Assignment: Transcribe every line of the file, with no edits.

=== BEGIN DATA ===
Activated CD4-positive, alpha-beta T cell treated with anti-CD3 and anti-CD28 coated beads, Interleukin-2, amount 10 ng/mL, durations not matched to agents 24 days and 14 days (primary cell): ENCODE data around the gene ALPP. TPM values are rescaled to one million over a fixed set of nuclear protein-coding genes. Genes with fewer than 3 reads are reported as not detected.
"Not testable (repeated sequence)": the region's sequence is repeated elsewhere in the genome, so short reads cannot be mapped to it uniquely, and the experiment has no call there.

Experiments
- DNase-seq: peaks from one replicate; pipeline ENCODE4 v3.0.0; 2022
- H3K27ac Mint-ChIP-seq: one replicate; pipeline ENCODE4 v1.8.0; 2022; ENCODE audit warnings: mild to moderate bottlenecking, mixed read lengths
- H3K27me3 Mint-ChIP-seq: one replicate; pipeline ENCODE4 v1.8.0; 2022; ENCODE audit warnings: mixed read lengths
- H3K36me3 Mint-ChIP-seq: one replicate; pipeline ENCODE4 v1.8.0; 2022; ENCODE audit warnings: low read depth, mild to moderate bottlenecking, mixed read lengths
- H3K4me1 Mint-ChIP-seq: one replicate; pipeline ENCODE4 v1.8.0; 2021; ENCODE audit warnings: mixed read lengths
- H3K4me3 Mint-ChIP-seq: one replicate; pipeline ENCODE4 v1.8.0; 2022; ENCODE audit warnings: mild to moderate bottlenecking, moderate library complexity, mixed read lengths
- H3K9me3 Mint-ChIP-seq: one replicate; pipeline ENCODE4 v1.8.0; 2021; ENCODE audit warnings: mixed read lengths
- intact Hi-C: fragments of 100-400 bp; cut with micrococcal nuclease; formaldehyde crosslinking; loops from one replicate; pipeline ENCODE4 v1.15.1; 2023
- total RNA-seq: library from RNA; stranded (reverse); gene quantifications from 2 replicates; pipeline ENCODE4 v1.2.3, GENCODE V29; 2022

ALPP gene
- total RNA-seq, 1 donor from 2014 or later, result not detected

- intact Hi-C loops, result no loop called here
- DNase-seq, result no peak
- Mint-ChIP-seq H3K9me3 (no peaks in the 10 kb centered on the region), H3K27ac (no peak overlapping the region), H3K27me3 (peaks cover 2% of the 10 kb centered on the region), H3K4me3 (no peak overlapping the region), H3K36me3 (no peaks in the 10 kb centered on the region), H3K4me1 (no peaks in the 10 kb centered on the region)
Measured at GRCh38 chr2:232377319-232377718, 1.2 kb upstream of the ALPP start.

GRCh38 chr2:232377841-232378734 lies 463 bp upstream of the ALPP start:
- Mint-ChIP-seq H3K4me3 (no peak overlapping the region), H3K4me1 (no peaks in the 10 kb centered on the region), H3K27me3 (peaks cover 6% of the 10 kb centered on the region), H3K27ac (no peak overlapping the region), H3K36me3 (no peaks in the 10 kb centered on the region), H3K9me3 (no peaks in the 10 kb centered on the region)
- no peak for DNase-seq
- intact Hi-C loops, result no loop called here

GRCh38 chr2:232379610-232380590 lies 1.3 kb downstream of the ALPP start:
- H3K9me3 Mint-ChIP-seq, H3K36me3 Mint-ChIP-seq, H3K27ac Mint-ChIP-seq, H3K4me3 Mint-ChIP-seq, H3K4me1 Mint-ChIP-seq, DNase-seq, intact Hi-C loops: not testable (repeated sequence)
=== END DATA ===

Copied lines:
Activated CD4-positive, alpha-beta T cell treated with anti-CD3 and anti-CD28 coated beads, Interleukin-2, amount 10 ng/mL, durations not matched to agents 24 days and 14 days (primary cell): ENCODE data around the gene ALPP. TPM values are rescaled to one million over a fixed set of nuclear protein-coding genes. Genes with fewer than 3 reads are reported as not detected.
"Not testable (repeated sequence)": the region's sequence is repeated elsewhere in the genome, so short reads cannot be mapped to it uniquely, and the experiment has no call there.

Experiments
- DNase-seq: peaks from one replicate; pipeline ENCODE4 v3.0.0; 2022
- H3K27ac Mint-ChIP-seq: one replicate; pipeline ENCODE4 v1.8.0; 2022; ENCODE audit warnings: mild to moderate bottlenecking, mixed read lengths
- H3K27me3 Mint-ChIP-seq: one replicate; pipeline ENCODE4 v1.8.0; 2022; ENCODE audit warnings: mixed read lengths
- H3K36me3 Mint-ChIP-seq: one replicate; pipeline ENCODE4 v1.8.0; 2022; ENCODE audit warnings: low read depth, mild to moderate bottlenecking, mixed read lengths
- H3K4me1 Mint-ChIP-seq: one replicate; pipeline ENCODE4 v1.8.0; 2021; ENCODE audit warnings: mixed read lengths
- H3K4me3 Mint-ChIP-seq: one replicate; pipeline ENCODE4 v1.8.0; 2022; ENCODE audit warnings: mild to moderate bottlenecking, moderate library complexity, mixed read lengths
- H3K9me3 Mint-ChIP-seq: one replicate; pipeline ENCODE4 v1.8.0; 2021; ENCODE audit warnings: mixed read lengths
- intact Hi-C: fragments of 100-400 bp; cut with micrococcal nuclease; formaldehyde crosslinking; loops from one replicate; pipeline ENCODE4 v1.15.1; 2023
- total RNA-seq: library from RNA; stranded (reverse); gene quantifications from 2 replicates; pipeline ENCODE4 v1.2.3, GENCODE V29; 2022

ALPP gene
- total RNA-seq, 1 donor from 2014 or later, result not detected

- intact Hi-C loops, result no loop called here
- DNase-seq, result no peak
- Mint-ChIP-seq H3K9me3 (no peaks in the 10 kb centered on the region), H3K27ac (no peak overlapping the region), H3K27me3 (peaks cover 2% of the 10 kb centered on the region), H3K4me3 (no peak overlapping the region), H3K36me3 (no peaks in the 10 kb centered on the region), H3K4me1 (no peaks in the 10 kb centered on the region)
Measured at GRCh38 chr2:232377319-232377718, 1.2 kb upstream of the ALPP start.

GRCh38 chr2:232377841-232378734 lies 463 bp upstream of the ALPP start:
- Mint-ChIP-seq H3K4me3 (no peak overlapping the region), H3K4me1 (no peaks in the 10 kb centered on the region), H3K27me3 (peaks cover 6% of the 10 kb centered on the region), H3K27ac (no peak overlapping the region), H3K36me3 (no peaks in the 10 kb centered on the region), H3K9me3 (no peaks in the 10 kb centered on the region)
- no peak for DNase-seq
- intact Hi-C loops, result no loop called here

GRCh38 chr2:232379610-232380590 lies 1.3 kb downstream of the ALPP start:
- H3K9me3 Mint-ChIP-seq, H3K36me3 Mint-ChIP-seq, H3K27ac Mint-ChIP-seq, H3K4me3 Mint-ChIP-seq, H3K4me1 Mint-ChIP-seq, DNase-seq, intact Hi-C loops: not testable (repeated sequence)